CMGI chief: 'real Y2K bug' was financial

The market downturn in Internet stocksis 'a different type of millennium bug' caused by the US government injecting additional money into the banking system out of concern for a run on banks in wake of possible Y2K computer failures, says an expert.

          Speaking largely in line with what is becoming the prevailing view among market watchers, business leaders and, yes, venture capitalists, CMGI chief executive officer David Wetherell said business fundamentals and a clear path to profitability are key to success in the Internet economy.

          Wetherell largely absolved the investment decisions of venture capital companies of blame for the market downturn in Internet stocks in his keynote address at the Internet World trade show in New York. He said the downturn is "a different type of millennium bug," one caused by the government injecting additional money into the banking system out of concern for a run on banks in wake of possible Y2K computer failures.

          "The real Y2K bug ended up being the government trying to prevent a run on the banks," he said.

          The increased liquidity gave venture capitalists more money to fund new companies, and market valuations associated with the Internet reinforced the moves, he said.

          Since the beginning of the year, many of the bellwether stocks for measuring the Internet market have fallen dramatically. Even Wetherell’s own CMGI, an Internet investment and management company that either has bought or built several start-up Internet companies, lost 85 percent of its market value.

          In response to a question, Wetherell said he did not believe that venture capital companies were responsible for helping to bring stock valuations down.

          "They are responsible to their shareholders." Wetherell said. "The market was rewarding long runways (time to profitability), and they would have been irresponsible not to respond to that. "

          "I think the venture capital people have to take some responsibility for what happened (to share valuations)," said Krister Ragnarsson, a principal with Stockholm-based Kuzu Venture Intelligence, which advises venture capital companies on investments. "A lot of these venture capital companies put money into companies, and said they would follow, support the companies through different milestones, but didn't, and pulled back before their companies could hit these milestones. And then it's like, when one person says something, a lot of other people start saying and doing the same things. The institutional investors, venture capital people start pulling back, and then everyone else does."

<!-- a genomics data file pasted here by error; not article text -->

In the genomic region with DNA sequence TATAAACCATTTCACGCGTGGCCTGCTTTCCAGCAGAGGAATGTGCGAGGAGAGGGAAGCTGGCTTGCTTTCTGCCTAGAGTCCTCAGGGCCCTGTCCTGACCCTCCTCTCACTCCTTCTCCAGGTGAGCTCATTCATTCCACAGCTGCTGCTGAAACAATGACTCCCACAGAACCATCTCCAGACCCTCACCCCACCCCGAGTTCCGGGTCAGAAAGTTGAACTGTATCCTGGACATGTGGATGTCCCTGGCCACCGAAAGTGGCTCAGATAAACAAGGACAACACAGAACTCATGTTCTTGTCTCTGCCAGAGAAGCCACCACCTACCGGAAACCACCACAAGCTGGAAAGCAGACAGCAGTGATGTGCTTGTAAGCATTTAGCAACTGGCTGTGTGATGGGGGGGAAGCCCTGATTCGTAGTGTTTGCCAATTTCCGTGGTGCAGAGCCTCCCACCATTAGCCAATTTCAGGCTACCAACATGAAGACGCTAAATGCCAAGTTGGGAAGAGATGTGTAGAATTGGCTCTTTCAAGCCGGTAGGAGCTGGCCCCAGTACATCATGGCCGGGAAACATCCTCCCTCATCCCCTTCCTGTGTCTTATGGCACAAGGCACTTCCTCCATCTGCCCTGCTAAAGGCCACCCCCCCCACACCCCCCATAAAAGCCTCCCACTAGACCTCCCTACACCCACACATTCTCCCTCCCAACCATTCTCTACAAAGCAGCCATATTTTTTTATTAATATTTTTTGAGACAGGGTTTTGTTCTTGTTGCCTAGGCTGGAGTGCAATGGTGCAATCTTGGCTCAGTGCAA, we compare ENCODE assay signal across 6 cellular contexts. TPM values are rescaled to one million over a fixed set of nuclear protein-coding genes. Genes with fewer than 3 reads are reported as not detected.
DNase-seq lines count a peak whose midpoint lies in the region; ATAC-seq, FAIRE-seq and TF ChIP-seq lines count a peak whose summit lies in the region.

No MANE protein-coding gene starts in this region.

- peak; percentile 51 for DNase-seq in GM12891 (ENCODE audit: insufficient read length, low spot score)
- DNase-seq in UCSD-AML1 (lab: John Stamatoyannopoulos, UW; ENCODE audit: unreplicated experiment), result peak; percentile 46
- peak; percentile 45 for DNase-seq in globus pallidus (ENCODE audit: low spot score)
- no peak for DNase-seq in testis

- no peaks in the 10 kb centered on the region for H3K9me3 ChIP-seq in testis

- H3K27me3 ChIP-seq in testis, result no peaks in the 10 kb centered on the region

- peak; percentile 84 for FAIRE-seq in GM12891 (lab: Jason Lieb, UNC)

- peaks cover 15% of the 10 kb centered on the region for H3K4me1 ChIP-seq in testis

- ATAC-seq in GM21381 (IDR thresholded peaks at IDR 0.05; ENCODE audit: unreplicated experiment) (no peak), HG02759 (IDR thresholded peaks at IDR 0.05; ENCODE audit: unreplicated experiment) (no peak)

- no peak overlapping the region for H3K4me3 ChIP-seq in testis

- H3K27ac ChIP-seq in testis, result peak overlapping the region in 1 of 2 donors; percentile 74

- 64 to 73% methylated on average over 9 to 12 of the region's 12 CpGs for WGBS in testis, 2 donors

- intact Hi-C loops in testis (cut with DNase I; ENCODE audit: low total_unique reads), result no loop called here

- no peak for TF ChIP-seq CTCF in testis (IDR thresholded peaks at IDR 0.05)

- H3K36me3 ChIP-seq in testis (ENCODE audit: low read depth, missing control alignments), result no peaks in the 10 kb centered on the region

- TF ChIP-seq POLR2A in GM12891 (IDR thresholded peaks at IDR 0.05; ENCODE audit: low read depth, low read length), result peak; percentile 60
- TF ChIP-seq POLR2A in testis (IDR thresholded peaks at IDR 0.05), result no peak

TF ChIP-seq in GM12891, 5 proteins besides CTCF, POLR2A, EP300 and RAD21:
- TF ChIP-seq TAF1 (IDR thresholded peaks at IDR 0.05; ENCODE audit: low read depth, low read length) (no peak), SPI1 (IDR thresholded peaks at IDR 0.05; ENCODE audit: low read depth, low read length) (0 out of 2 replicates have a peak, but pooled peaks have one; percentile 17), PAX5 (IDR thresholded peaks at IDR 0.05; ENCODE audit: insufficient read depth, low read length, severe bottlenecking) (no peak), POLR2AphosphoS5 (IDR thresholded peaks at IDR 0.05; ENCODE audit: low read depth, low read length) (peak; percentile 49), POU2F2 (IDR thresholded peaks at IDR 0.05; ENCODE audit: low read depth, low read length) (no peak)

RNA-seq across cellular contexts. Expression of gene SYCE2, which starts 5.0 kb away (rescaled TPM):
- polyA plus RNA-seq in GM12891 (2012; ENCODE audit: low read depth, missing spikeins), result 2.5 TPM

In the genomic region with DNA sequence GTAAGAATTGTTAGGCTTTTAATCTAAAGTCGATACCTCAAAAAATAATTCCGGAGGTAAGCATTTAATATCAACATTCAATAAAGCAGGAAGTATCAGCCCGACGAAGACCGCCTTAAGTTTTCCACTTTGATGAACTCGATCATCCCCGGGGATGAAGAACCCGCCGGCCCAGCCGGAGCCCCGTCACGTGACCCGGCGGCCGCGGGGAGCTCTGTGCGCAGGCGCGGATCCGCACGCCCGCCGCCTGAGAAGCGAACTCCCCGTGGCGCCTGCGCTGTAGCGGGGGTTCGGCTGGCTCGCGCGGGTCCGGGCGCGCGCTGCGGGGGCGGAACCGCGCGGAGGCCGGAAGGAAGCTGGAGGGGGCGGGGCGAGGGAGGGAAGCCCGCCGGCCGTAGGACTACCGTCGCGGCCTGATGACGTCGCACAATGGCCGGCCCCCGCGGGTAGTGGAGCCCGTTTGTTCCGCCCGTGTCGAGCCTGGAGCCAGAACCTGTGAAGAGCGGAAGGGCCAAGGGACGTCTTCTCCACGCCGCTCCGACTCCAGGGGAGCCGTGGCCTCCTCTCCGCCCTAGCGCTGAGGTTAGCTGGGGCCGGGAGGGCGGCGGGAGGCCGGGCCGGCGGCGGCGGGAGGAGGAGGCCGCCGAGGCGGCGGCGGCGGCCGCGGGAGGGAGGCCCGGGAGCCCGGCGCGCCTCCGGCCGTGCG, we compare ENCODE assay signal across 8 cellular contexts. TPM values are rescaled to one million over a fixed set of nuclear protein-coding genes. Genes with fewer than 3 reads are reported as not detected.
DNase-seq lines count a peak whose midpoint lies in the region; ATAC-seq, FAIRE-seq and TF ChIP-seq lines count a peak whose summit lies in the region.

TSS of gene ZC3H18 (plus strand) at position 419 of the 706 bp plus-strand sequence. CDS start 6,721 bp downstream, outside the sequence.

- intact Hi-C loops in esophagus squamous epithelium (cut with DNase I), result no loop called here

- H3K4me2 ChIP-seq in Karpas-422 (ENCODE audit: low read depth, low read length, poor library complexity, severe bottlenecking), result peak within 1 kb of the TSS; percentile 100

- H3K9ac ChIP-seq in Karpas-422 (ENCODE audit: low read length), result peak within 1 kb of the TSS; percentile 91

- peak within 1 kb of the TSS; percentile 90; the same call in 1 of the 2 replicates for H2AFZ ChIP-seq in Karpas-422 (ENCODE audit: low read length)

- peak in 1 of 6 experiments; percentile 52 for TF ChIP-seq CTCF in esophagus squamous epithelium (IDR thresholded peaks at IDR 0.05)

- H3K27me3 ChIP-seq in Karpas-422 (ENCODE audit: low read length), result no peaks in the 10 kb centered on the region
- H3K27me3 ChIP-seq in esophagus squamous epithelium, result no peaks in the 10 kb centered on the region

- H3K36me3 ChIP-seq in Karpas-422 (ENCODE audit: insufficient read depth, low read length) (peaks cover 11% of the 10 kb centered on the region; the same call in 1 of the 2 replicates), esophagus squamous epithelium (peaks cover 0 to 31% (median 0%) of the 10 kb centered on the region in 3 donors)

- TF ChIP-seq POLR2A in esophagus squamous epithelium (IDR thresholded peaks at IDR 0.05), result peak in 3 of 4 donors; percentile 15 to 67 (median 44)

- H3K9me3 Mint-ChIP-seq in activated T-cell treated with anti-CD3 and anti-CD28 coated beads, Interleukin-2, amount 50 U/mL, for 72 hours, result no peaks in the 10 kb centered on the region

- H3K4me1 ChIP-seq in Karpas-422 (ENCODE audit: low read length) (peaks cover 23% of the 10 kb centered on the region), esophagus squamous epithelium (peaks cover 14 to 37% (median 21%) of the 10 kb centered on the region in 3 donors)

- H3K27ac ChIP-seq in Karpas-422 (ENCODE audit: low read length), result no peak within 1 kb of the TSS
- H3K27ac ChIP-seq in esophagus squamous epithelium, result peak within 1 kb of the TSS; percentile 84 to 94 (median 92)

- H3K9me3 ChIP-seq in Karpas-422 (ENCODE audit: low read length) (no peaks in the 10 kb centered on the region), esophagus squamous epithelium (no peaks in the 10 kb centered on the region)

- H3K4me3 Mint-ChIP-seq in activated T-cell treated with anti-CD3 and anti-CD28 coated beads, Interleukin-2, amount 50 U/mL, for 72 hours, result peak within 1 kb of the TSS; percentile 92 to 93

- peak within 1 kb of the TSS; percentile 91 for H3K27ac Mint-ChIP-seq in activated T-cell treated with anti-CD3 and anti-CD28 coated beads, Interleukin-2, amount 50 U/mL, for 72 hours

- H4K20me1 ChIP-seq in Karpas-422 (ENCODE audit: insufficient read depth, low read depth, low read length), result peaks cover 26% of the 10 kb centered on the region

CMGI reorganized its diverse holdings into five separate business branches; search and portals, infrastructure and enabling technologies, Internet professional services, interactive marketing, and e-business and fulfillment. CMGI also has a venture capital business, CMGI AtVentures. The market downturn has forced CMGI to postpone taking what may be its most well-known business public -- search engine company AltaVista Co.

          Still, the necessity and the potential of the Internet has been the rallying cry for speakers at the show. "The good news is plentiful,” said Wetherell. “I’m not just here to be wearing rose-colored glasses for the industry."

          As an example, he used another CMGI company -- uBid Inc. -- to demonstrate the ability to find growth and profit online. He said one computer in 200 is sold over uBid's auctions. After a deal with Hewlett-Packard Co. is completed, he said that twice as many computers will be sold online at uBid. Up until recently, most of the computers sold online were "remainders" or older model computers, but with the HP deal, uBid would start selling the latest hardware.

          He said his company’s venture arm will look to fund companies with a clear path to profitability. Successful companies, he stressed, will heed changes in the way people access the Internet, as consumers begin to use devices other than personal computers to go online. For example, edge-of-the-network problems -- getting bandwidth out to mobile users -- must be addressed, he noted.

          He said startups should address big technology problems, achieve strategic alliances quickly, and that technical smarts trump managerial ability. "We're looking for great technology first and great management second," Wetherell said. "It's easier to add the latter than the former."

          CMGI, in Andover, Massachusetts, is at +1-978-684-3600, or at http://www.cmgi.com.

          (Addtitional reporting by Marc Ferranti.)

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